June conference surprise

Among the presentations were ten involving a dozen of Ohio’s Extension professionals. Topics and presenters (including those involving out of state collaborators indicated with an *) are listed below:

  • Credentialing Local Planning Officials: Master Citizen Planner Program (Wayne Beyea*, Myra Moss & Kara Salazar*)
  • Entrepreneurial Networking Competencies: Contemporary Perspectives on Social Capital (Julie Fox)
  • Energize Job Retention: Energy Management Strategies as a Component of Business Retention and Expansion Programs (Nancy Bowen, Eric Romich & David Civittolo)
  • Bold Partnering: Join a National Network on Leadership Programming (Brian Raison, Kyle Willams* & Elizabeth North*)
  • A New Tool for Increasing Marina Resiliency to Coastal Storms in the Great Lakes (Joe Lucente & Sarah Orlando)
  • Building Collaborative Partnership Around Critical Community/Stakeholder Issues: Watersheds, Agriculture, and a City’s Source Water Quality (Myra Moss)
  • Maximizing the Gains of Old and New Energy Development for America’s Rural Communities (Eric Romich, David Civittolo & Nancy Bowen)
  • Partnering for Community Health (Becky Nesbitt)
  • Exploring ways of using Community Arts, Cultural and Heritage businesses to stimulate Rural Community Economic Development (Godwin Apaliyah & Ken Martin)
  • Using Farmers Markets as a Tool for Economic Development: Increasing Healthy Food Access While Benefiting Small to Mid-Sized Farms (Amanda Osborne)
  •  A Dialogue Prompt for Housing and Land Use Policy in a New Administration (poster) (Anna Haines* & Myra Moss)

Three Ohioans were also installed as officers on the national NACDEP board: Nancy Bowen (re-elected Treasurer), David Civittolo (elected President-elect), and Brian Raison (elected north-central region Representative).

Two OSUE NACDEP members were also recognized with national and regional awards. Raison received regional and national recognition for using educational technology in developing  ‘A Virtual Farm Market Pilot’ and creating materials for ‘Top 10 Ways to Improve Online Teaching and Learning.’  He received regional recognition in the category ‘Excellence in CD Work’ for his effort, ‘Establishing an Impactful Local Food Council.’ Romich received regional recognition (honorable mention) in the category ‘Distinguished Career.’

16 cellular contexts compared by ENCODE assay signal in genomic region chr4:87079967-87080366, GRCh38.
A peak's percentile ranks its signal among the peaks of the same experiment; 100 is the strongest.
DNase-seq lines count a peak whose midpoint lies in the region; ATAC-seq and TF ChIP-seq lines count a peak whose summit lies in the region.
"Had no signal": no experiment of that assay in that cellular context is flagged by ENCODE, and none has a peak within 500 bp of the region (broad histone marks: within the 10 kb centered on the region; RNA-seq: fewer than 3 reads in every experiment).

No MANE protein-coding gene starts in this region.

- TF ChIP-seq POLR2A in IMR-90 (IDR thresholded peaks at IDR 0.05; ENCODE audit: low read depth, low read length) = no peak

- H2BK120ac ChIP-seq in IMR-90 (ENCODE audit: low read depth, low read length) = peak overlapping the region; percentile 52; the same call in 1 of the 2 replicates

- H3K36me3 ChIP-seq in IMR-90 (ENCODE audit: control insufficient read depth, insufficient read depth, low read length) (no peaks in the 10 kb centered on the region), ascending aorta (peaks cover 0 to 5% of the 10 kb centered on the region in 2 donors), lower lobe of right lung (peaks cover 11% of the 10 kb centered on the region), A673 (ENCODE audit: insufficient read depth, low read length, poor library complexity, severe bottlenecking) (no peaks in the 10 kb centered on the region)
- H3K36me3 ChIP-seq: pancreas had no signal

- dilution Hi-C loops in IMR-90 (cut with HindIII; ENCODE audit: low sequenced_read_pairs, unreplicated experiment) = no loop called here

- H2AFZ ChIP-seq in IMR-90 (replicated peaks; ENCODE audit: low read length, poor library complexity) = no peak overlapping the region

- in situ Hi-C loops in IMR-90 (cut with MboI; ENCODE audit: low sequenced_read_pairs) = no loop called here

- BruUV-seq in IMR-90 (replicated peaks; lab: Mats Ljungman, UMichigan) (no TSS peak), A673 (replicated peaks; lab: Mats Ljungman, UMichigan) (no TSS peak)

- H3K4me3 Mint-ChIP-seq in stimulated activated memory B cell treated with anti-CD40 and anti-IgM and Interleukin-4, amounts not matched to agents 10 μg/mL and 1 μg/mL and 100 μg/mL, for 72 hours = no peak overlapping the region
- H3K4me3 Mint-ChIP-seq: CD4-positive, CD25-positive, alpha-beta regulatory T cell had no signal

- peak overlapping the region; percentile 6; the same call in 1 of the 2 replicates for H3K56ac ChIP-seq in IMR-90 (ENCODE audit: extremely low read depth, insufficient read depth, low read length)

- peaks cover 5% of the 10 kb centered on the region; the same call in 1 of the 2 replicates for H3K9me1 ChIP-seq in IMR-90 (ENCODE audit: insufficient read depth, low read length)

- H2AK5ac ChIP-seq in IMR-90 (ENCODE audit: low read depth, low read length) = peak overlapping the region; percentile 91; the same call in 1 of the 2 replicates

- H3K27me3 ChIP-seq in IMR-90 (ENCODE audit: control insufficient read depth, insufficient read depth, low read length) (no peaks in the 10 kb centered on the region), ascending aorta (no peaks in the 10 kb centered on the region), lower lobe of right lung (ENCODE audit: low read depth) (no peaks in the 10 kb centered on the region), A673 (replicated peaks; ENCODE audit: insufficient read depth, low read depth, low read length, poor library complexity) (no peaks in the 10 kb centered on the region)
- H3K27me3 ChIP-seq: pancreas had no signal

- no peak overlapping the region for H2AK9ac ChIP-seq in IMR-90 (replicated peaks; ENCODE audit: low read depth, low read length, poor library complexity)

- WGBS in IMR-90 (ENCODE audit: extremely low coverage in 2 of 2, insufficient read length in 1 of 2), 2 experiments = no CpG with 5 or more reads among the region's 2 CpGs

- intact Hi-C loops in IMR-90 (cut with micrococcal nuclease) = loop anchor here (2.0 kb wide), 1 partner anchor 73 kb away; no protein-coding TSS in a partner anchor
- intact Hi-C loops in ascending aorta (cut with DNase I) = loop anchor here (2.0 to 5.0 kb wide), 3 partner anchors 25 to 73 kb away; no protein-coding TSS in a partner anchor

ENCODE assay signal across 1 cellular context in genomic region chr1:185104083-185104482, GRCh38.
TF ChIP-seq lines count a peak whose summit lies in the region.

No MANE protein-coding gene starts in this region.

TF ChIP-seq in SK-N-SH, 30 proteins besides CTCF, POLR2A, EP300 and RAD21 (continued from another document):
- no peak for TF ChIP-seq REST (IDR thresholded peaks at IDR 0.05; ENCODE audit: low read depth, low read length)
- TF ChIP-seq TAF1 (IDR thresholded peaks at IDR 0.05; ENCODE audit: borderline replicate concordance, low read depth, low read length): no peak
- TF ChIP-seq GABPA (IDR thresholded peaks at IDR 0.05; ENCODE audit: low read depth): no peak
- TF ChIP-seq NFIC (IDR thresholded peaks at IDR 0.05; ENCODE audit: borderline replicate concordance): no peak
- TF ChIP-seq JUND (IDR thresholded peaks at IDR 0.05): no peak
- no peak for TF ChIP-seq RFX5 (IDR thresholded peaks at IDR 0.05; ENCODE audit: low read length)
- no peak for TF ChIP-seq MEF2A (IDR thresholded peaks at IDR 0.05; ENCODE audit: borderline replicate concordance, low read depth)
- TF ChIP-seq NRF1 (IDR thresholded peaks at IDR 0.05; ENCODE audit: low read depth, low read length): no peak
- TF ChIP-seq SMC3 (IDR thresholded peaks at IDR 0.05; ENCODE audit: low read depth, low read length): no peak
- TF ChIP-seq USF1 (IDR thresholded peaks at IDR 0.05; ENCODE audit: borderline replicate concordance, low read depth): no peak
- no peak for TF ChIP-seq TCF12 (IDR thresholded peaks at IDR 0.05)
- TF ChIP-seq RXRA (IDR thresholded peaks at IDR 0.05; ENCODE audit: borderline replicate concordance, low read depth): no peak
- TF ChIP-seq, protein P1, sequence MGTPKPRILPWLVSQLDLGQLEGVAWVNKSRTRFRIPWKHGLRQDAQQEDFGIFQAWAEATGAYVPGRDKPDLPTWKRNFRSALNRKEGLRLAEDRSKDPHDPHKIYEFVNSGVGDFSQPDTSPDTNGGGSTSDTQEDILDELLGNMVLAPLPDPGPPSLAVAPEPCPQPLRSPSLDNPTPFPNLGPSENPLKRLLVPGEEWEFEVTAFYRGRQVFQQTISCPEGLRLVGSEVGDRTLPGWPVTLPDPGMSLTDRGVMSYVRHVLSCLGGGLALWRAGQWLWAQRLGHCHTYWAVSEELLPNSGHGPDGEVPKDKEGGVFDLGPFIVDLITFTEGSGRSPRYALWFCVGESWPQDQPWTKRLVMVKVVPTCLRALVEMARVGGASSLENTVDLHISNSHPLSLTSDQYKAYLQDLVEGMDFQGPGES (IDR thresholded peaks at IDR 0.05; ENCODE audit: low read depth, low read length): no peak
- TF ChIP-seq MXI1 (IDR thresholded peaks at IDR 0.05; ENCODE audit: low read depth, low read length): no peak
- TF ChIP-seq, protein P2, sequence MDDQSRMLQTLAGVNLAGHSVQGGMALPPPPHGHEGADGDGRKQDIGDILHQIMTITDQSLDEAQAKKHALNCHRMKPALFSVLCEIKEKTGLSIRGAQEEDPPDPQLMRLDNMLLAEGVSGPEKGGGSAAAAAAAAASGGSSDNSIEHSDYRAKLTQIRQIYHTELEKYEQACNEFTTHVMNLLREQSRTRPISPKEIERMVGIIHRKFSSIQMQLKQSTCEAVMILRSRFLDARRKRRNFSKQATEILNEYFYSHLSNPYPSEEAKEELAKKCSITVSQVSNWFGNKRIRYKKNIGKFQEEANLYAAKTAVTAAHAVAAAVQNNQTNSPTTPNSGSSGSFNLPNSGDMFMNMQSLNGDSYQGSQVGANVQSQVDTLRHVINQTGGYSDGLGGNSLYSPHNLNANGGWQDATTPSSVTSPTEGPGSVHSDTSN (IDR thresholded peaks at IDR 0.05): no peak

Sunrise over Big Sky

Leadership, teamwork and collaboration were celebrated and cultivated throughout the conference. And after a very moving final keynote address by Sarah Calhoun of Red Ants Pants, we were reminded again that working together we truly can move mountains. See you next year in Cleveland, June 10-13!



Greg Davis is a Professor and Assistant Director for OSU Extension Community Development.

Forget the Millennial vs. Boomer Distinctions:  Let’s talk about reaching Generation “C”

How many of you have seen notices for workshops on “understanding Millennials” or “generational divides” in the workplace? They appear in my in-box on a regular basis. While I believe there is great merit in understanding differences that may exist in various age categories, I think these constructs may be the wrong focus. Instead, perhaps we should seek a common language that promotes communication, teamwork, networking, and innovation across age and other perceived boundaries. But how would we do that? I have not seen THAT webinar offered yet!

ConnectedThe founder and CEO of Hootsuite, Ryan Holmes, said, “the concept of millennials is just too limiting.” Instead, he proposes that we forget age and generational differences. He recommends we consider the concept of “Generation-C” – an idea that includes people of all ages, socioeconomic status levels, rural/urban locales, and other normally divisive categories. The idea of Generation-C is that of a common language that promotes communication, teamwork, and innovation across these real and perceived boundaries.

Generation-C is a mindset. It refers to everything from collaboration to community to computerized and/or content. And they are not just consuming content; they are creating and curating it. The most fundamental component is “connectivity.” Holmes says they “move seamlessly from laptop to tablet to smartphone,” staying connected in all aspects.

These are people you want to be around. They are connecting and helping the rest of us learn the latest and best approaches to expanding our work. Do you know someone who is a Generation-C worker? You want to be around them, don’t you?!

Jamie Seger, Program Director, OSU Extension Education Technology (and self-confessed Jamie Seger connectingmillennial), and her co-worker Danae Wolfe have been advocating this approach for years. They work to bridge our four Extension program areas by engaging people (of all generations) across technology platforms, processes, and networks. (In the photo to the left, Jamie is seen teaching “best online practices” at a recent conference on campus. She’s not targeting millennials. She’s connecting everyone!)